Between 1952 and 2011, corporate taxes dropped from 32 percent to 7.9 percent of all taxes collected by the federal government.
Today, many of the wealthiest Americans lead movements advocating cuts in programs that help middle-class Americans -- programs like Social Security and Medicare.
But Social Security and Medicare payments play no role whatsoever in creating our current economic problems and federal debt.
Industries central to American middle-class prosperity are shrinking or have disappeared, industries making shoes, clothing, machine tools, glassware, refrigerators, washing machines, air conditioners, televisions, computers and cell phones.
Today, 90 percent of all the roses sold in the U.S. are imported, most of them from Colombia.
The last time we enjoyed a trade surplus was in 1973. The annual trade deficit grew from $6 billion in 1974 to $160 billion in 1987, near the end of Ronald Reagan's presidency.
The cumulative foreign trade deficit accumulated since 1976 tops $10 trillion.
The number of textile industry workers plummeted from 746,000 to 120,000 between 1984 and 2011, particularly harmful to workers in states like North Carolina.
"Every occupant of the White House, regardless or party, has been equally zealous in selling out workers on trade," Barlett and Steele argue.
Every president -- Jimmy Carter, Ronald Reagan, George H.W. Bush, Bill Clinton, George W. Bush and Barack Obama -- has vigorously promoted "unrestrained free trade" with countries that pay their workers poverty-level wages and have no laws to protect workplace safety or the environment.
Clinton played the central role in passing the North American Free Trade Agreement, opposed by a minority of senators, including Byrd.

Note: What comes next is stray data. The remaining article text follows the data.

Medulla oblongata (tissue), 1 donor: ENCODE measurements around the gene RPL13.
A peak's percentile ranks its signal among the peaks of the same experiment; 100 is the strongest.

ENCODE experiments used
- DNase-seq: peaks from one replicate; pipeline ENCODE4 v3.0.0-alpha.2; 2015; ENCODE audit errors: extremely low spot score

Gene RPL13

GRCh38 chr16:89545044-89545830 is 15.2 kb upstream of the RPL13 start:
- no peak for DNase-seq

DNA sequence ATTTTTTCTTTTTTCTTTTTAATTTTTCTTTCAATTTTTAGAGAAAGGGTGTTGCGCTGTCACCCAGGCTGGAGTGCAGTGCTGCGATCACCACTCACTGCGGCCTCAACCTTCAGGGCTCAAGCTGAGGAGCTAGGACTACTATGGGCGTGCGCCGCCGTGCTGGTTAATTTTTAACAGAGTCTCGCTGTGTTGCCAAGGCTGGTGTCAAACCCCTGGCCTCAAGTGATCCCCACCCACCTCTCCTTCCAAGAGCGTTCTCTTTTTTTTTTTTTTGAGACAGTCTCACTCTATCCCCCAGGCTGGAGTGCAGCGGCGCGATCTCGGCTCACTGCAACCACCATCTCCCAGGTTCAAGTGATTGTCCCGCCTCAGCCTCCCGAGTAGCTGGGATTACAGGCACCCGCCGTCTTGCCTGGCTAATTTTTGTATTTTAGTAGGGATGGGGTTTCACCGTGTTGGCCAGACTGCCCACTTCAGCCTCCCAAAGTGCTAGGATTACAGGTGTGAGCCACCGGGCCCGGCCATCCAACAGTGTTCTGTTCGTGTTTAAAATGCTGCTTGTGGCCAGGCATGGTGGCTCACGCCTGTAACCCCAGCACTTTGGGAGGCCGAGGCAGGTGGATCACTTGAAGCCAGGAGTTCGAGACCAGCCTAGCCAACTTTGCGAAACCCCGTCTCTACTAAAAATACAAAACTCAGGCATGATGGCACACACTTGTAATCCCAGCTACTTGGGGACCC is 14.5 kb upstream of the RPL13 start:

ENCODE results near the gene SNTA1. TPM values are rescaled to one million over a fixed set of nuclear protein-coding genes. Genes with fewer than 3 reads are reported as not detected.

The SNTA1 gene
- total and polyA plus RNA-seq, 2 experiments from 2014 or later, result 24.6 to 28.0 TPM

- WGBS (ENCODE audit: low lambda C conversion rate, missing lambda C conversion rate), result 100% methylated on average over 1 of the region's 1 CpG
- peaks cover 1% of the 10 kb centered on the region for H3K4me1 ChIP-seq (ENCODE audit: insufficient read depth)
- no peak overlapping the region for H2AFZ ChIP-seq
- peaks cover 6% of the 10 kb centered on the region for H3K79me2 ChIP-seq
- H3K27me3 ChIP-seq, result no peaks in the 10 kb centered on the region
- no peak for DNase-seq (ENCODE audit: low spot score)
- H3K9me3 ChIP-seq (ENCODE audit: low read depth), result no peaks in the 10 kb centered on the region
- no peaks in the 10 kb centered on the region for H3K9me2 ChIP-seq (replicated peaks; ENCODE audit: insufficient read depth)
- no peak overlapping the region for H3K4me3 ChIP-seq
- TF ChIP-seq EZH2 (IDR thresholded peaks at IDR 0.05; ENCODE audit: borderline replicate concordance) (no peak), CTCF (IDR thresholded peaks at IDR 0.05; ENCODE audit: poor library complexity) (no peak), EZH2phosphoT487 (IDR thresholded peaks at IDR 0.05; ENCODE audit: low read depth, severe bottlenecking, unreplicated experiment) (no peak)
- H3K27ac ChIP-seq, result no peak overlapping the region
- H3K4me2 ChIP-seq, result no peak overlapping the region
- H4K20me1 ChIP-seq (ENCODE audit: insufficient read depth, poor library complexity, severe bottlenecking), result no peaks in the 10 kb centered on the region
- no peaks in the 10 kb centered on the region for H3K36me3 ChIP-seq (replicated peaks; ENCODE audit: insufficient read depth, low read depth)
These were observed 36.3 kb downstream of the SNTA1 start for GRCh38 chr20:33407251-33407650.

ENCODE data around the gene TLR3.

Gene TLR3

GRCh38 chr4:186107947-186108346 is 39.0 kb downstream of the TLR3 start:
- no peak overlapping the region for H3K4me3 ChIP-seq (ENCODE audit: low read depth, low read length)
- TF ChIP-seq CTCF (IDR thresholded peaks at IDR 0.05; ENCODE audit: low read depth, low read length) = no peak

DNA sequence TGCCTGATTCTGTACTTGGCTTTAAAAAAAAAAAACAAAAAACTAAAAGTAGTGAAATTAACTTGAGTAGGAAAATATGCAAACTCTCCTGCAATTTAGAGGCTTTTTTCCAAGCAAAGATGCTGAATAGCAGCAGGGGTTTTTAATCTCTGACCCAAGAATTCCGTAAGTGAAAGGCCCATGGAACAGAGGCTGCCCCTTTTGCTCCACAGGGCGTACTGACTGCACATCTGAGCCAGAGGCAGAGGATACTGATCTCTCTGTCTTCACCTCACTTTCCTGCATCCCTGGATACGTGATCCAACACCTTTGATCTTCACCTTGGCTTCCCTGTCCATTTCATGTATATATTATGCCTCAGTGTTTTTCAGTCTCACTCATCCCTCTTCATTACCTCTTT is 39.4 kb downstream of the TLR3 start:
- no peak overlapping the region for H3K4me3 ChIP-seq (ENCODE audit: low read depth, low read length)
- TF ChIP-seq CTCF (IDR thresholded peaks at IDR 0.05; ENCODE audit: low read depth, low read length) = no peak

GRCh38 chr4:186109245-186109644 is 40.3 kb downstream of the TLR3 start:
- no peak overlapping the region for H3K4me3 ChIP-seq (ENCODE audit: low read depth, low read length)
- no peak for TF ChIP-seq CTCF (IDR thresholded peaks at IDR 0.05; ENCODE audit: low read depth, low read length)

"The sword of Damocles for many U.S. truckers," Barlett and Steele warn, is a NAFTA provision to "allow commercial trucks from Mexico to use U.S. highways."
Legal actions and suits have delayed implementation of that provision.
But Clinton, George W. Bush and Obama have all backed legislation to allow Mexican trucks to cross our borders -- a policy will devastate jobs held by American truckers and threaten road safety because Mexico has such weak vehicle regulations.
Congress, the new book emphasizes, has been "long indifferent to the plight of American workers."
Barlett and Steele also discuss other developments threatening the future of the middle class, including the disappearance of pensions.
Since 1985, U.S. corporations have terminated 84,350 company pension plans, frozen thousands of others and barred new employees from buying company pensions. Today, virtually no new pension plans are being created.
The number of top 100 companies, in the Fortune 500, that offered workers company pensions dropped from 67 to 17 between 1998 and 2010.
"The Betrayal of the American Dream's" is exemplified by the story of the reconstruction of the San Francisco-Oakland Bay Bridge. In 1989, an earthquake damaged the bridge, which had nearly 300,000 vehicles cross it every day.
Then Gov. Arnold Schwarzenegger played a central role in plans that eventually reconstructed the eight-mile long bridge -- importing steel from China rather than using steel made in the U.S.
In 2010, Schwarzenegger paid a visit to a factory in China praising its workers for making steel used for the new bridge.
Schwarzenegger's cost calculations totally ignored the negative impact of wages not paid to U.S. workers, wages that would have been spent to buy products from American businesses and to pay American taxes.
Multinational corporations and Wall Street analysts "view free trade as a way to hold down wages and increase profits. ...
"In exchange for short-term profits and hefty compensation, they are jeopardizing the country's future," the authors write.
"Congress has largely been on a 30-year holiday from economic reality -- at least as far as the middle class is concerned."
The fascinating and readable book ends by quoting the late U.S. Supreme Court Justice Louis Brandeis:
"We can have concentrated wealth in the hands of a few or we can have democracy. But we cannot have both."
Reach Paul J. Nyden at pjny...@wvagzette.com or 304-348-5164.